Why We All Must Fall: An Olympic Lesson

February 19th, 2014

Skiing Slalom DownhillSkiing Slalom DownhillSkiing Slalom DownhillIt’s that time again. We watch top athletes assemble to compete in the Olympics. We watch from our TV’s cheering these spirited young people on. Along the way there have been a number of unexpected falls and spills. Some have had to side step competition due to injury and forgo the drive to the podium until the next Olympics.

It never ceases to amaze me. The power: the fortitude and persistence of these young people. They fall down. They get back up. Sometimes there are tears. Sometimes a burst of frustration emerges. Other times a pure and simple resolve. But these competitors get back up. Dust them selves off and move forward. It’s inspiring.

Often times we are judged and criticized for the normal human reaction to a fall or disappointment in our lives. It’s that span between doing and having where the bottom falls out. Emotions swell to the surface. We cry. We shout. We may even have a burst of energy leave our bodies in the form of a pillow getting punched. These are normal reactions to disappointment. They are the safety values on the pressure cooker going on inside of us.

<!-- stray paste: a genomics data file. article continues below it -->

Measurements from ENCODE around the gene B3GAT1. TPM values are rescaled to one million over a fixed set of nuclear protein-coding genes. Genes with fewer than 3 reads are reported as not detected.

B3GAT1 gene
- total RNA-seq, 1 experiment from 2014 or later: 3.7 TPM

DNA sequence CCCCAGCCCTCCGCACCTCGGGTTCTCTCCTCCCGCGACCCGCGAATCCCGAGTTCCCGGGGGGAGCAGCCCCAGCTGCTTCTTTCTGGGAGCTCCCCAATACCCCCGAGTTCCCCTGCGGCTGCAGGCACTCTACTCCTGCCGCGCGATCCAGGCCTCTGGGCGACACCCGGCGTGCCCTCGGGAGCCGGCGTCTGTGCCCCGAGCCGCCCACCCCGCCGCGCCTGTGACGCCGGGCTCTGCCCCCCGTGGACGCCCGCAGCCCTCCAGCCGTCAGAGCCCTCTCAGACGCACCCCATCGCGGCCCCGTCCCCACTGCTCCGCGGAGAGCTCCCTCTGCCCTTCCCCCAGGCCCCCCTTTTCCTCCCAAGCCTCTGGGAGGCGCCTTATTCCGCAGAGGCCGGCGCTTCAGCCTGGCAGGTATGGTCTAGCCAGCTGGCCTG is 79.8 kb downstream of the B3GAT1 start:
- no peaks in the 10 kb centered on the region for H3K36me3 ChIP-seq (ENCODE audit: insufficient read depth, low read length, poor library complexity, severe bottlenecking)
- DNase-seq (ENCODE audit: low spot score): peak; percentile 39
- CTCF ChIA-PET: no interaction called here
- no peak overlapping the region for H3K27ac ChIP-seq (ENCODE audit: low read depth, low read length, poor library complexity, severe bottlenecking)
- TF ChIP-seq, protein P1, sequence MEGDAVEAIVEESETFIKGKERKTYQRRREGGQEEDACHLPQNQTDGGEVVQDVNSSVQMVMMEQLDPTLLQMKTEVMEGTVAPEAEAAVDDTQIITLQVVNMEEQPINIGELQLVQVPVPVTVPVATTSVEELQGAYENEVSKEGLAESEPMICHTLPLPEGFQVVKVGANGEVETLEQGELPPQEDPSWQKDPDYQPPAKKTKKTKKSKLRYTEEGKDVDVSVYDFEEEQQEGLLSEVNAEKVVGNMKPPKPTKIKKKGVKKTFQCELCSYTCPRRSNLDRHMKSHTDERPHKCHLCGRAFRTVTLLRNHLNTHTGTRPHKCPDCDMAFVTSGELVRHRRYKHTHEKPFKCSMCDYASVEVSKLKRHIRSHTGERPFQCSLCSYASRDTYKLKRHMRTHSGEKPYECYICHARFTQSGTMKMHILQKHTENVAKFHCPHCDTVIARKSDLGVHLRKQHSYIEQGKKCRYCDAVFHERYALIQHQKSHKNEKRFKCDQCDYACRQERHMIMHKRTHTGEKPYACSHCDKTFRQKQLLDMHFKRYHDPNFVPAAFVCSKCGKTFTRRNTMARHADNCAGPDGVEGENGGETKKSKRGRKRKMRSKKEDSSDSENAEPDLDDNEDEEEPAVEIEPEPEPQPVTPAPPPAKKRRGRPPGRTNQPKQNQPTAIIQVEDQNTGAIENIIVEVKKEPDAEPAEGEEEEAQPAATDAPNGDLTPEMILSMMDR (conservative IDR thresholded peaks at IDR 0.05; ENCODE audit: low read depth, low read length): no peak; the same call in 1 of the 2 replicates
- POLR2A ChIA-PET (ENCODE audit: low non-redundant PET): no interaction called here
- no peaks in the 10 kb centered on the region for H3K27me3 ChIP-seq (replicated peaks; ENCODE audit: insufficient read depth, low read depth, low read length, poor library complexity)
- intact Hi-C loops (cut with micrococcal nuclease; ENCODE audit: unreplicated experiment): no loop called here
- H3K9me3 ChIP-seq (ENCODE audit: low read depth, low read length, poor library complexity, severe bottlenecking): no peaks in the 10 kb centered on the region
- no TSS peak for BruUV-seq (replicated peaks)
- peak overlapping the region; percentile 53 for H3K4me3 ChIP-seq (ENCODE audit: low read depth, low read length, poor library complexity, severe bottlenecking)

3 Important Factors to stay focused on:

1. What is the lesson?
2. What have we learned in this stumble?
3. Avoid thinking you are being punished – this is critical!

This is not defeat. It is merely a moment of correction in our approach. That’s why we must fall (and fail) at times. How does one course correct if there isn’t a correction to be made. That would mean that we are perfect. Now, come on, that’s not reality.

So in the falling and in the correction we learn to be agile, adjust and be our own Olympian – we dust ourselves off and move forward having learned a important lessons so we can move forward stronger and potentially faster than before.

It is hard to remember this while we’re in a free fall situation.
It’s even harder to be the person watching the fall of a love one, a friend or a colleague. Judge not. Have compassion. Be constructive in a loving manner. Help them get back up and make the adjustment without feeling ashamed of themselves.

For those of you in the corporate arena – sometimes taking a conversation off line and outside the office IS the best coarse of action. You have permission to be human with others.

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